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Slow roasted leg of lamb (whether you go bone-in or boneless) is the ultimate impress-your-in-laws dish. So isn't it lucky that it's also perfect for big holiday dinners, like Christmas and Easter? The flavor of the lamb is unreal, and the slow roast method of cooking ensures it comes out tasting beautiful with a gorgeous texture. That being said - there's definitely a difference between how you cook the two, and how they turn out, but we'll go over all that in a bit.
Lamb is one of my absolute favorite meats to eat, hands down. I know that for a lot of you, the flavor of lamb can be strong - but if you buy high quality meat and cook it properly, I promise you it won't!
What does Lamb Taste Like?
The taste is reminiscent of beef, but honestly, still very different. The difference comes from something called the branch fatty acid, which leaves the unique taste in your mouth. The taste also depends of the quality of the lamb, the cut, how it was raised, and, if it's cooked properly. These factors are all important to look at when you're trying lamb.
In this recipe, we're going to bring some bold and earthy flavors to match that taste. The stars of the show are going to be garlic and rosemary (in the roast rub and in the gravy we'll make after!).
What Exactly is Leg of Lamb?
Leg of lamb typically comes from the back leg of the lamb, higher up the animal (closer to the hip area). There's tons of meat there, and it's known for being super tender. The lamb shank, while still the leg, comes from lower on the leg, more of where we would think of the shin. Both are super delicious, but the shank has slightly more connective tissue and usually needs to be braised for long periods of time to be fall off the bone.
The ingredient list isn't extensive, or difficult! We're going to make a bed of veggies for the lamb to roast on:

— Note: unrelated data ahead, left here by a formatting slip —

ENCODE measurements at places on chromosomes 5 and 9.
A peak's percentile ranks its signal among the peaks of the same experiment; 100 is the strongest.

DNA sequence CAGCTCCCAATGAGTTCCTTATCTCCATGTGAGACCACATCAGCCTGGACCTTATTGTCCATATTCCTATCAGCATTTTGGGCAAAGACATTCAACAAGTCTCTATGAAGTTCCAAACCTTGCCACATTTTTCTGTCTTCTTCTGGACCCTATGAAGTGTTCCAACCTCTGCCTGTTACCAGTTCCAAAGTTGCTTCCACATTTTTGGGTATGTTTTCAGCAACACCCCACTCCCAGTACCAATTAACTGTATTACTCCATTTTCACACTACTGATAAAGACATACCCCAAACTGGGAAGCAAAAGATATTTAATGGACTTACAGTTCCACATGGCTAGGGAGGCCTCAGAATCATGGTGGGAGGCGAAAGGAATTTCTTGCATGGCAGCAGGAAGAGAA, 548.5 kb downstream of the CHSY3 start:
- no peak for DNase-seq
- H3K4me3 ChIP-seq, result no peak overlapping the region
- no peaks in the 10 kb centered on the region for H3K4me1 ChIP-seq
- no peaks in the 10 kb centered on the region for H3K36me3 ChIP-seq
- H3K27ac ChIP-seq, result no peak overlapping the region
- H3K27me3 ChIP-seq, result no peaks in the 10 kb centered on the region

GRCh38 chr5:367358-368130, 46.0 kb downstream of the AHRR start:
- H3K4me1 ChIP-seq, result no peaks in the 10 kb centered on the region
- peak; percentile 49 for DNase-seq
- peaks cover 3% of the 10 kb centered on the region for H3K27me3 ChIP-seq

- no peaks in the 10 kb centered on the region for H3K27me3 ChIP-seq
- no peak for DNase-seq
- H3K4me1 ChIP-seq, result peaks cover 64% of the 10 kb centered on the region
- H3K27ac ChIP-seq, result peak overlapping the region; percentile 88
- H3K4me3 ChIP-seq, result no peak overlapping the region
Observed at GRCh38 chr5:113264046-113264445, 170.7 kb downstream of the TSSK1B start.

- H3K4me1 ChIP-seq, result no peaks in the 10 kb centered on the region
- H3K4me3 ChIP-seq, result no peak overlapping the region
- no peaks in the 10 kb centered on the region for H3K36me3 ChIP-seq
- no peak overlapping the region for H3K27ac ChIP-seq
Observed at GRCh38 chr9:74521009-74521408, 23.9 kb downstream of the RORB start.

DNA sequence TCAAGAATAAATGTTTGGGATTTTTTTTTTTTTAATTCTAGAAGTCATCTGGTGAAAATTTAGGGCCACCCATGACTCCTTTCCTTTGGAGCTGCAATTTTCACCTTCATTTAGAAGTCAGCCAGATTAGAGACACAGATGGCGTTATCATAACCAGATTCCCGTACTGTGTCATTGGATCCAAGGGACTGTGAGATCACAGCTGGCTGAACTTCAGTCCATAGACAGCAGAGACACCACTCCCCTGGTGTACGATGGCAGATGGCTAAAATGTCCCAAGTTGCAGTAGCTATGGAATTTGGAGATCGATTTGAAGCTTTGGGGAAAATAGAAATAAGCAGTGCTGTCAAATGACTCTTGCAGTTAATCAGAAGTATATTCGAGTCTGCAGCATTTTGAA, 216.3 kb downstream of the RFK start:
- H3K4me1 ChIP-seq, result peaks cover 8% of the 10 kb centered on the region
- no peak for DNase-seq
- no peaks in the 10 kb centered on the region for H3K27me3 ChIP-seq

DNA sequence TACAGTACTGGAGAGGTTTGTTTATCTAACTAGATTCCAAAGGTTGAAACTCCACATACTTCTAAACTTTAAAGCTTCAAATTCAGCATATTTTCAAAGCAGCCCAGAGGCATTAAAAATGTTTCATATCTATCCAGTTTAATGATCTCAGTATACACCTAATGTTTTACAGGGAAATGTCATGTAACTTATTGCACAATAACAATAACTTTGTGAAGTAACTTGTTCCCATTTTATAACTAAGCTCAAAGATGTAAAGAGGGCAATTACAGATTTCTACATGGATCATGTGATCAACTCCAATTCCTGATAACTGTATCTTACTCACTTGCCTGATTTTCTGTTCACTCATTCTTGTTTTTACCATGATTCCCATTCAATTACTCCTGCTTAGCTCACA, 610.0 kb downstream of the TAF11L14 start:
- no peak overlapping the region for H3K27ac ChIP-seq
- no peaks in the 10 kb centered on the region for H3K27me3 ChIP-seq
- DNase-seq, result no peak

For the Leg of Lamb
- 4-7 pound of bone-in leg of lamb (or boneless leg of lamb)
- Onion or shallots
For the Gravy
- Pan drippings
- Chicken broth
How to Make the Lamb
First of all, Bone-In or Boneless?
So, based on what you decide to go with here, your cooking technique, time, and end texture will be very different. If you go with bone-in, it will be incredibly moist, with rich, deep flavor, and a tender texture. It will also take MUCH longer to cook (that's where the whole slow roasted part comes in). With boneless leg of lamb, the texture is going to come out more like a prime rib roast - and you can choose the doneness that you'd like (in this instance, I would highly recommend medium rare). It will still be very, very good, and have a great texture, plus, it will take much less time to good (about 20 minutes per pound). So, decide accordingly what you're going for!
How much Leg of Lamb should I make per Person?
For both a boneless and bone-in leg of lamb, you should count of 1 pound per person. So if you're serving 4, look for one around four pounds. For eight people, eight pounds, etc. etc. You won't likely see to m any legs bigger than eight pounds, so if you're serving a big crowd, you might have to go with two.
Cooking time for Bone-In
The cooking time for bone-in leg of lamb is going to be pretty long, so we can get that fall of the bone texture. Low and slow is the key here. Basically, depending on the size, we're going to cook it for 5-6 hours in the oven with it covered up, and then another 45 minutes uncovered to brown the outside. Settle in folks, it's going to be a long one (but worth it I promise).
Cooking Time for Boneless
The cooking time for boneless is so much quicker, because you don't want it to cook fully through (and you're going to be slicing, not having it fall off the bone). If you want medium rare, it should be in a 325F oven for about 20 minutes per pound (I highly recommend a wireless meat thermometer to be sure you don't over cook it). If you like medium, then do 25 minutes per pound, and for well done, 30 minutes per pound.
Making the Gravy
To make the delicious, delicious rosemary gravy, we're going to start by making a roux. So, first, strain all the pan drippings through a sieve. Next, hit up a medium saucepan with butter and flour (1:1) ratio.